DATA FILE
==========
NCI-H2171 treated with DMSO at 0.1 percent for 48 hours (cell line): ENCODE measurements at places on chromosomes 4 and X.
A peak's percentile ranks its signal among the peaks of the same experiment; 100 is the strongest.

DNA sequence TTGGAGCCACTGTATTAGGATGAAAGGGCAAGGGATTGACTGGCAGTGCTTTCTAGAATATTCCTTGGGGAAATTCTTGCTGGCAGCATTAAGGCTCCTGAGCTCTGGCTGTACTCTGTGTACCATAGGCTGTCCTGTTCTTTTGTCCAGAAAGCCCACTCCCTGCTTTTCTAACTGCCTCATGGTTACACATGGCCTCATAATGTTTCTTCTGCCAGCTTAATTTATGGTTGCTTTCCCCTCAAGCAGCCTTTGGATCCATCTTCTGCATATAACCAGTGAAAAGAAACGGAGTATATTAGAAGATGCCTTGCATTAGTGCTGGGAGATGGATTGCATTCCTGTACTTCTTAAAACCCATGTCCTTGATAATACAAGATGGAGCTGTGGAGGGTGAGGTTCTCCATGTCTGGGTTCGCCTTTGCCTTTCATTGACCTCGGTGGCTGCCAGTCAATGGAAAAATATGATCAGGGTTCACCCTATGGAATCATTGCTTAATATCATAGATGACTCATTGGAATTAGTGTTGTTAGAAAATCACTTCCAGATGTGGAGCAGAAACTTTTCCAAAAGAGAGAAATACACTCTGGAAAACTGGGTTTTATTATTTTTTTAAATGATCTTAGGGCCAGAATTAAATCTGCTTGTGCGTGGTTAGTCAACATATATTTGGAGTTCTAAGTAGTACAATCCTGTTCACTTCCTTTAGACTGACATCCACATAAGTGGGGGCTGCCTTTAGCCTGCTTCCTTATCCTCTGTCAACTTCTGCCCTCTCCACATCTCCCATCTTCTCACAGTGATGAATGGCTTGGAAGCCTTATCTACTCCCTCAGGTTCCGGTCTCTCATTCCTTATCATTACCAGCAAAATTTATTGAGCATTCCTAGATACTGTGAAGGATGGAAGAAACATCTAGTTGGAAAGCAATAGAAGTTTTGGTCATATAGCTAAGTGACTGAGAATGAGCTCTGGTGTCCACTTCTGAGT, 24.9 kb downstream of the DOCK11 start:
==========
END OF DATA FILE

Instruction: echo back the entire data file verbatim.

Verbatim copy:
NCI-H2171 treated with DMSO at 0.1 percent for 48 hours (cell line): ENCODE measurements at places on chromosomes 4 and X.
A peak's percentile ranks its signal among the peaks of the same experiment; 100 is the strongest.

DNA sequence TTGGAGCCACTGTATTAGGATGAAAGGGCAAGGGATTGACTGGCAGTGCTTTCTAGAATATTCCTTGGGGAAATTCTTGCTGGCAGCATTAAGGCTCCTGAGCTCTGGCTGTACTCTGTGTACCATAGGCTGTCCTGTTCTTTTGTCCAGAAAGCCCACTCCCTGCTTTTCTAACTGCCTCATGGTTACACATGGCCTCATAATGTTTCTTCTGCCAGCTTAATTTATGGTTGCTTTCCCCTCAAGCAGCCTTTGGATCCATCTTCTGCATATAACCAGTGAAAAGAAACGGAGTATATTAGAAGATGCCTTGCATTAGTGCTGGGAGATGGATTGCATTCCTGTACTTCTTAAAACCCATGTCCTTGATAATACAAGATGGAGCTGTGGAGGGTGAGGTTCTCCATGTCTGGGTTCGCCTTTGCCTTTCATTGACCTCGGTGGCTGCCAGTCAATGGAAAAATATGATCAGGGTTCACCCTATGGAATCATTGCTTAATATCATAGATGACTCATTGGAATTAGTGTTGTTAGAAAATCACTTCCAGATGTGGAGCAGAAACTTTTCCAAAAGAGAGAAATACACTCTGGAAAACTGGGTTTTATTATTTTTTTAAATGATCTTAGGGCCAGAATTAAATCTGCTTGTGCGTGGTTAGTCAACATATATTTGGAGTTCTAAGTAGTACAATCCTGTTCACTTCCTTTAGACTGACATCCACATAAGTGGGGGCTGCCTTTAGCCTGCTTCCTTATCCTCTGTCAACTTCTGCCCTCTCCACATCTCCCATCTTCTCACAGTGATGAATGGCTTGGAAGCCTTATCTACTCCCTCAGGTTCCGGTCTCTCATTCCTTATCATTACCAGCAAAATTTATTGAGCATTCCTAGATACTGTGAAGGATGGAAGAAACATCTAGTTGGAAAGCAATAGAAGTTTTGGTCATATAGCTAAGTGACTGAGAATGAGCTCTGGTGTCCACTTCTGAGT, 24.9 kb downstream of the DOCK11 start: